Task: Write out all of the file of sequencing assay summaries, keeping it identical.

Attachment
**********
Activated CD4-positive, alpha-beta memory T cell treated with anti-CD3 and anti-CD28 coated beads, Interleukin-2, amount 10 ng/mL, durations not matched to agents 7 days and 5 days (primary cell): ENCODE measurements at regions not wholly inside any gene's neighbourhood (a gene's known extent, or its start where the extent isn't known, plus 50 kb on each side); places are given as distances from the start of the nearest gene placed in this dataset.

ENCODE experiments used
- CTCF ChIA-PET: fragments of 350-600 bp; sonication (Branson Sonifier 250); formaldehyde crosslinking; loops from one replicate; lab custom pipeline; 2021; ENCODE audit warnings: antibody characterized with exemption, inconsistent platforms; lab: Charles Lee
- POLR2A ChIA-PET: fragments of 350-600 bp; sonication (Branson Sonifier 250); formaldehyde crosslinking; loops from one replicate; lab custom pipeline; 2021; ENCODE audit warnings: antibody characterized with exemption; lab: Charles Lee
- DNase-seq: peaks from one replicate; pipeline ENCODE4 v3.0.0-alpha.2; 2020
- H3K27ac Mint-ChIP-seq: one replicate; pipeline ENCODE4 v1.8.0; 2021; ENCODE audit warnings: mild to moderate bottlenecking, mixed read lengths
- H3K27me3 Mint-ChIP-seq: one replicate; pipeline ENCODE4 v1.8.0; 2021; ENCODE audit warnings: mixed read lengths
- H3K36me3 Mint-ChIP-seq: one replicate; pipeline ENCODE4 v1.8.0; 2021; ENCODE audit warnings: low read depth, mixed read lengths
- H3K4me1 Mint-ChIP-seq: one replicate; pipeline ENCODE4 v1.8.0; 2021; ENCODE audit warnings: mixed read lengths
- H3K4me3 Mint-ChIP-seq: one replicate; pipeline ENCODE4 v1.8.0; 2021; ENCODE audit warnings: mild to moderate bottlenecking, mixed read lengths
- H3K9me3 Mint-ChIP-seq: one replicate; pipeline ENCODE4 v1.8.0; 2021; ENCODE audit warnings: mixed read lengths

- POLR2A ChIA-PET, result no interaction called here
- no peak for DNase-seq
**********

Activated CD4-positive, alpha-beta memory T cell treated with anti-CD3 and anti-CD28 coated beads, Interleukin-2, amount 10 ng/mL, durations not matched to agents 7 days and 5 days (primary cell): ENCODE measurements at regions not wholly inside any gene's neighbourhood (a gene's known extent, or its start where the extent isn't known, plus 50 kb on each side); places are given as distances from the start of the nearest gene placed in this dataset.

ENCODE experiments used
- CTCF ChIA-PET: fragments of 350-600 bp; sonication (Branson Sonifier 250); formaldehyde crosslinking; loops from one replicate; lab custom pipeline; 2021; ENCODE audit warnings: antibody characterized with exemption, inconsistent platforms; lab: Charles Lee
- POLR2A ChIA-PET: fragments of 350-600 bp; sonication (Branson Sonifier 250); formaldehyde crosslinking; loops from one replicate; lab custom pipeline; 2021; ENCODE audit warnings: antibody characterized with exemption; lab: Charles Lee
- DNase-seq: peaks from one replicate; pipeline ENCODE4 v3.0.0-alpha.2; 2020
- H3K27ac Mint-ChIP-seq: one replicate; pipeline ENCODE4 v1.8.0; 2021; ENCODE audit warnings: mild to moderate bottlenecking, mixed read lengths
- H3K27me3 Mint-ChIP-seq: one replicate; pipeline ENCODE4 v1.8.0; 2021; ENCODE audit warnings: mixed read lengths
- H3K36me3 Mint-ChIP-seq: one replicate; pipeline ENCODE4 v1.8.0; 2021; ENCODE audit warnings: low read depth, mixed read lengths
- H3K4me1 Mint-ChIP-seq: one replicate; pipeline ENCODE4 v1.8.0; 2021; ENCODE audit warnings: mixed read lengths
- H3K4me3 Mint-ChIP-seq: one replicate; pipeline ENCODE4 v1.8.0; 2021; ENCODE audit warnings: mild to moderate bottlenecking, mixed read lengths
- H3K9me3 Mint-ChIP-seq: one replicate; pipeline ENCODE4 v1.8.0; 2021; ENCODE audit warnings: mixed read lengths

- POLR2A ChIA-PET, result no interaction called here
- no peak for DNase-seq